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Half decade passes since fireworks tragedy

SCOTTOWN – It was five years ago today when this quiet Lawrence County community was rocked by a tragedy that sent grief and loss through the area and held the attention of the world.

Tuesday, July 03, 2001

SCOTTOWN – It was five years ago today when this quiet Lawrence County community was rocked by a tragedy that sent grief and loss through the area and held the attention of the world.

On July 3, 1996, a 24-year-old man, Todd M. Hall of Proctorville, walked into Ohio River Fireworks and allegedly started a fire that would cost nine people their lives and injure scores more.

Today, survivors and community members will meet at a memorial dedicated to those who died in the tragic fire and honor their memories.

The memories of the day are fresh even though the years have passed. Kay Stevenson, owner of Nana’s, a store in Scottown, said she can still remember the day’s events. She said she remembers watching the event unfold on television newscasts.

"I didn’t know anyone in the store at that time, thank God," she said.

Stevenson said she, like many of her neighbors, frequented the fireworks store. She said her family had gone to the store the night before the tragedy to purchase fireworks. Stevenson said she has never gone to another fireworks shop since then. She said the risks outweigh the benefits. "I’ll go watch fireworks," she said, "but I don’t go and buy them anymore."

The fire that ravaged through the store, according to witnesses, was intense and community members rallied together to help save the lives of their neighbors.

Frank Meehling, a 25 year old Huntington, W.Va. man who was at the store with his wife, was interviewed by reporters the day of the fire. He worked to save the lives of his neighbors. In the interview Meehling said, "I just started pulling people out. I was grabbing them by the hair of their heads, their arms, just anything I could get hold of."

Four volunteer fire departments responded to the crisis – the same day the county switched on its 911 system – and the firefighters shared their feelings with reporters after the embers had stopped burning.

Michael Boster, a firefighter for Rome Township, was a member of the relief crew that responded to the blaze. After the fire was out, Boster and other firefighters had to complete their next chore – searching for the remains of victims.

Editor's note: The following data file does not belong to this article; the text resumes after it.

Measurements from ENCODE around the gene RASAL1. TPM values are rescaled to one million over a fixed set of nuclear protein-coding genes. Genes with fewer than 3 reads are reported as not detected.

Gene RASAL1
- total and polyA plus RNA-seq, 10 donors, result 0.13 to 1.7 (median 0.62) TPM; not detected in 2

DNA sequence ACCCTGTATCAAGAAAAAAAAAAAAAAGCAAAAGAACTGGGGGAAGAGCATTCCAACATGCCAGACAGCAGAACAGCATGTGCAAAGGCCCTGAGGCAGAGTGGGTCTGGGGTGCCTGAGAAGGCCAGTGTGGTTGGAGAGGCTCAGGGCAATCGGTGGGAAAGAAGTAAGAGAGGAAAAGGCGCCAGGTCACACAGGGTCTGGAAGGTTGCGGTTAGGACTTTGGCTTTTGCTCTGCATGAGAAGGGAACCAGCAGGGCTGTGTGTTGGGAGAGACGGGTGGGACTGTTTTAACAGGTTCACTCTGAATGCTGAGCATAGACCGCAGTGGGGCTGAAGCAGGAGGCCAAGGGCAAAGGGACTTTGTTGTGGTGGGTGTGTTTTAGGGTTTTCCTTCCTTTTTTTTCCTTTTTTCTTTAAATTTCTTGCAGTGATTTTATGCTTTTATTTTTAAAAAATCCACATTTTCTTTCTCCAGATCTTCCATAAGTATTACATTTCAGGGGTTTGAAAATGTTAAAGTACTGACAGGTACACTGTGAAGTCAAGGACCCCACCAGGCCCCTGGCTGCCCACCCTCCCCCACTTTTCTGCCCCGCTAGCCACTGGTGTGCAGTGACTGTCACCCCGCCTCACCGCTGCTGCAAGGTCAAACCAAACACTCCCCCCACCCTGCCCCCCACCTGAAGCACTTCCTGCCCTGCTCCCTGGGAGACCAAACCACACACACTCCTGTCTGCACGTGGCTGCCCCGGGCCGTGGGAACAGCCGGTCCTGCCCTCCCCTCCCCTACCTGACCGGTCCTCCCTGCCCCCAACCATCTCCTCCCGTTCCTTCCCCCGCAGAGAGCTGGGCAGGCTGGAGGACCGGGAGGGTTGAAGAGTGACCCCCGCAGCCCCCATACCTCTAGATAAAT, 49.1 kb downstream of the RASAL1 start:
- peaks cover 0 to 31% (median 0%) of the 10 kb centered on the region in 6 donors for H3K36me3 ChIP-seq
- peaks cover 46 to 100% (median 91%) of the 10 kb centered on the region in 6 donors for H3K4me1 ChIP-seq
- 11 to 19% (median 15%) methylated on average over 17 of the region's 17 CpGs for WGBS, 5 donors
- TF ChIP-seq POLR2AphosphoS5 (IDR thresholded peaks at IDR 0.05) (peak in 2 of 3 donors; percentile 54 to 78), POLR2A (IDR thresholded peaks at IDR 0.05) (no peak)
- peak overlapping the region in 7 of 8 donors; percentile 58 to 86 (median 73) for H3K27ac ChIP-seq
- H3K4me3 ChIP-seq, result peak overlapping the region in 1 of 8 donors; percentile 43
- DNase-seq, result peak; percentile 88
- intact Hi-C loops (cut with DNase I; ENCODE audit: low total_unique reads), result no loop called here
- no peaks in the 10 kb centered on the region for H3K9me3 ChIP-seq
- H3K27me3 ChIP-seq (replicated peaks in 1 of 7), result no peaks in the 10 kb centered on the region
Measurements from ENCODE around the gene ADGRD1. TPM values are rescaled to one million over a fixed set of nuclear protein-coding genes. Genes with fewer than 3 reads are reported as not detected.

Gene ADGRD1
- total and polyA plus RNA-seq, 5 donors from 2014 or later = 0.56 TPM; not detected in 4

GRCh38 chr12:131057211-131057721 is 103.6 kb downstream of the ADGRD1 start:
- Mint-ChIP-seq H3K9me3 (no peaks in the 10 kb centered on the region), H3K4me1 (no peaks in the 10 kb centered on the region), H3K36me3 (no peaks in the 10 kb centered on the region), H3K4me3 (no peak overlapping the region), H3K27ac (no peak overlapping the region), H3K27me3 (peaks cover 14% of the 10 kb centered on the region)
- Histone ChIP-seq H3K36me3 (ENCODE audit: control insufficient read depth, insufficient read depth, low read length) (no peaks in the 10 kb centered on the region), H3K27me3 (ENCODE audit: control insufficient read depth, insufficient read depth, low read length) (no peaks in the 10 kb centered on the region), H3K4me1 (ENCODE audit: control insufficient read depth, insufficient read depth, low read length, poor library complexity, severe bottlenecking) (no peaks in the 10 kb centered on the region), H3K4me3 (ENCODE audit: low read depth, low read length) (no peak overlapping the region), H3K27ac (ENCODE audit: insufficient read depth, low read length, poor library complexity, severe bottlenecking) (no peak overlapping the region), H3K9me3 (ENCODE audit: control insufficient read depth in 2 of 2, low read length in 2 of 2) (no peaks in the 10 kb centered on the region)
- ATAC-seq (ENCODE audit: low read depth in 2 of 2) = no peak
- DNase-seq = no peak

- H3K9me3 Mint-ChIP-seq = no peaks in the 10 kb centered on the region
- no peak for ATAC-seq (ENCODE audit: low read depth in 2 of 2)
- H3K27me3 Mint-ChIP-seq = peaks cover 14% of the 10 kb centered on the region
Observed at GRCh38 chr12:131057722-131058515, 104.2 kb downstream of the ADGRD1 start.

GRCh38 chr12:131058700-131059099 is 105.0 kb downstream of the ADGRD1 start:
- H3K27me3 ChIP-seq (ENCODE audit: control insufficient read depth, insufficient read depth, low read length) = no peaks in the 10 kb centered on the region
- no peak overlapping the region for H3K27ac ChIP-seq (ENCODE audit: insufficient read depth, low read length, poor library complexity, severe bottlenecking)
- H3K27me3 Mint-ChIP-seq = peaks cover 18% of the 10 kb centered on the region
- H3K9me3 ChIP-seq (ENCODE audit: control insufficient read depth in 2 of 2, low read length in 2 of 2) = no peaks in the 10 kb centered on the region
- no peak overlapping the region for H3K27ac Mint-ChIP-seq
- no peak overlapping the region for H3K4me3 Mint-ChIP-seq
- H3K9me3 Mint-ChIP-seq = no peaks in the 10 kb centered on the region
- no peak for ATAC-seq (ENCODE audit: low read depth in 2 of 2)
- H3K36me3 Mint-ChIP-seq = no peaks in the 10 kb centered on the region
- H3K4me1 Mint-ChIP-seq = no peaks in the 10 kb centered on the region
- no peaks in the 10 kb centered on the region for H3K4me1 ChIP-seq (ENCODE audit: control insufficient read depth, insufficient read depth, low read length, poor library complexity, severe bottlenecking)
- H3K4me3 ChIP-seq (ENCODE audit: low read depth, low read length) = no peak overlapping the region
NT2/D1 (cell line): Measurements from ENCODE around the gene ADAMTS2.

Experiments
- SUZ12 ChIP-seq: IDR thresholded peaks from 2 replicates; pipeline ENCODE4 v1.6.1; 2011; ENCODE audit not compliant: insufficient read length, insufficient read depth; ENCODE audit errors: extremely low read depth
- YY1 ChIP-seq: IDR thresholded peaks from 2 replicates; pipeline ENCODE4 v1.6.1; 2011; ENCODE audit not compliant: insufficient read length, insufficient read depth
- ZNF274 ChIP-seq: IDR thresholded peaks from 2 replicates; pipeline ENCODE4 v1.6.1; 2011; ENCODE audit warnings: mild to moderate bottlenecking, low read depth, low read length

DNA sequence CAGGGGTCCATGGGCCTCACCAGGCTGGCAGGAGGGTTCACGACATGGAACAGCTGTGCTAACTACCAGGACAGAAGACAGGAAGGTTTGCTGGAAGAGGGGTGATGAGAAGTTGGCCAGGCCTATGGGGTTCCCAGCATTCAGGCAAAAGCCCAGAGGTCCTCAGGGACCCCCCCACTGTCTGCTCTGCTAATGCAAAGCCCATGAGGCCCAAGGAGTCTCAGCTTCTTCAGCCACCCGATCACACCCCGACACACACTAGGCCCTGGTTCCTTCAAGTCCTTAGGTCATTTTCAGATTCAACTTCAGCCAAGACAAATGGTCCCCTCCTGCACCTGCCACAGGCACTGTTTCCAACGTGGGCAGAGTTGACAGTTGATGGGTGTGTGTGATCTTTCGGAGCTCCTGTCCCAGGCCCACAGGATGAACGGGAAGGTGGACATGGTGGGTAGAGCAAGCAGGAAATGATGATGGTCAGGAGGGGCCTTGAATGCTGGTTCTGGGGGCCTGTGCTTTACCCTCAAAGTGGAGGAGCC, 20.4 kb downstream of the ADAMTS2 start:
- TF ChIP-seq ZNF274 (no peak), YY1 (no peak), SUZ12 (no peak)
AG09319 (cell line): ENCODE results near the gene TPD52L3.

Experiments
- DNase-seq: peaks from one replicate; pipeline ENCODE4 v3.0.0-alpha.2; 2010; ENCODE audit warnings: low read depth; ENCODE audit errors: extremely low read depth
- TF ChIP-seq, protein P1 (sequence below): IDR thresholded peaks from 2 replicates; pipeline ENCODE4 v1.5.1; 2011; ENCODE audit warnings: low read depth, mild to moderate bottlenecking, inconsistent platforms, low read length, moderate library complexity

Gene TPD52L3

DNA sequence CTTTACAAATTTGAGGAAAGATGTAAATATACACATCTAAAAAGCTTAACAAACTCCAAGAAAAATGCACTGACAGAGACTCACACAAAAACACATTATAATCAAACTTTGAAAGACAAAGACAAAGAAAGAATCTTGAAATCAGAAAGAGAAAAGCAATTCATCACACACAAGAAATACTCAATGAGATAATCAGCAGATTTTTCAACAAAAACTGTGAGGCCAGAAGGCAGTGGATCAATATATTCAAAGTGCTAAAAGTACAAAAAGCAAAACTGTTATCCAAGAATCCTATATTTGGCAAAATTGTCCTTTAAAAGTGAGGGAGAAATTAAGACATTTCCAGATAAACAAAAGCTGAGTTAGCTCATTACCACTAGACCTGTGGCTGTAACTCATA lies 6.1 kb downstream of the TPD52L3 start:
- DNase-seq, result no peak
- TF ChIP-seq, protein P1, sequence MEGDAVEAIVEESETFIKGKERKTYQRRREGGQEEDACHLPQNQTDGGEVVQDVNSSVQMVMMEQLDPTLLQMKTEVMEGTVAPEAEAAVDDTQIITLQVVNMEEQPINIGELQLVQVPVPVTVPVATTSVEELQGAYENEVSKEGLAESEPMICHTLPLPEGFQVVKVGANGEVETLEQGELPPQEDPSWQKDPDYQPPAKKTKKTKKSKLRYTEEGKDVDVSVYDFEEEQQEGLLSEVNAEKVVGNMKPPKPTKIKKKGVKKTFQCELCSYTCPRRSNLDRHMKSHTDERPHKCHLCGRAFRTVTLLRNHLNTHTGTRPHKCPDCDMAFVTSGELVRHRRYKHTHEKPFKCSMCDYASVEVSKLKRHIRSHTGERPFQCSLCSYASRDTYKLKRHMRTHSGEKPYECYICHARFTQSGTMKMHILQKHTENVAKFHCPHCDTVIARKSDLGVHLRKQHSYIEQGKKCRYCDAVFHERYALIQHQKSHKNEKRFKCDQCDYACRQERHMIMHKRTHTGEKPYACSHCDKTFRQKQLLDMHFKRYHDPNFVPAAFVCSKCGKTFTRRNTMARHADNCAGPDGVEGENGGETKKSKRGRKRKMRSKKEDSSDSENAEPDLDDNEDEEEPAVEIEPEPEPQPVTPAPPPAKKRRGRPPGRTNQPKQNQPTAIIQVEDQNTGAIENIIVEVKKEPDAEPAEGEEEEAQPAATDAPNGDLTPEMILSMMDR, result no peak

In an interview four days after the disaster, Boster said, "Our task was to dig through the ashes and look for more victims. This was difficult for me because for the last couple of years, I’ve been teaching fire prevention in schools."

One family was hit hard by the tragedy. Frank and Linda Carmon of Coal Grove lost three family members in the blaze. Their son, Ryan David Aldridge, 24; granddaughter Shelbi Cron, 2; and Shelbi’s mother, Misti Cron, 21; all perished in the fire.

The trio went to the fireworks store because Ryan David thought his daughter, a "daddy’s girl," would like to have some fireworks for the Fourth of July.

Out of the ashes, the family was left to deal with the loss in their family. Mrs. Carmon was resigned to cleaning out the family’s apartment and take home the memories of her fallen family members. Despite the personal pain and suffering, Mrs. Carmon told reporters she was happy – she was happy for the time she had with three very special people.

A few weeks after Mrs. Carmon told reporters, "God took them for a reason. I don’t blame God. I thank him for the two years I had with Shelbi and the twenty-four years with Ryan David. I would rather have known a grandchild for a few years than not at all."

Today, at 5 p.m., a flag ceremony will be held at the stone memorial constructed at Scottown. The Huntington, W.Va., Eagles and American Legion Post 640 of Chesapeake will conduct the ceremony.